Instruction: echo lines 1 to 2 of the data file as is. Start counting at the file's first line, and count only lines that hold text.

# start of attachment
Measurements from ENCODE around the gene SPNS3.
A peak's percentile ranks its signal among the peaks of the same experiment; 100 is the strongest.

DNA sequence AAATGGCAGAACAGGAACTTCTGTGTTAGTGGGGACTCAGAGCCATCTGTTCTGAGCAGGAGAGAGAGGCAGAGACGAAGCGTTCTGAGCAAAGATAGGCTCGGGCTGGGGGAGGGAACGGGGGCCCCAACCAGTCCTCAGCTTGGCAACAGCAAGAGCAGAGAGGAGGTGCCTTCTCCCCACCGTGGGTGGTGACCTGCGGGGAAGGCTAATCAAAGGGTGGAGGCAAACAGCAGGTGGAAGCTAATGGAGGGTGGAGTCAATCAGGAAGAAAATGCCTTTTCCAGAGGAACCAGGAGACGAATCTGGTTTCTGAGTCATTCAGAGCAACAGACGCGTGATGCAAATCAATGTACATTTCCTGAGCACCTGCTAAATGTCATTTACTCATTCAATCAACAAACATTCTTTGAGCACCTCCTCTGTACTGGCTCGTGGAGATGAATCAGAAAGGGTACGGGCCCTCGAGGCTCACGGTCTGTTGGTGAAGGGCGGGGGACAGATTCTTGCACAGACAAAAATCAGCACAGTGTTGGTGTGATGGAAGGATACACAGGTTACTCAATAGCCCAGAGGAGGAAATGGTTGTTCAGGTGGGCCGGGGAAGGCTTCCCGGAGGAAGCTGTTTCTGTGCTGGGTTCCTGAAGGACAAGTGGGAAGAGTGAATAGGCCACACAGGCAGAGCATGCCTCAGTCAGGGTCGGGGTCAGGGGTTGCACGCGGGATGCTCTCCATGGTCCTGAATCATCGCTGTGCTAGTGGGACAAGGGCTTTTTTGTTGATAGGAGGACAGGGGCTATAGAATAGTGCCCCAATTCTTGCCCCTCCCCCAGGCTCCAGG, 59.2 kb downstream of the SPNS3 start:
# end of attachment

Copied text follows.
Measurements from ENCODE around the gene SPNS3.
A peak's percentile ranks its signal among the peaks of the same experiment; 100 is the strongest.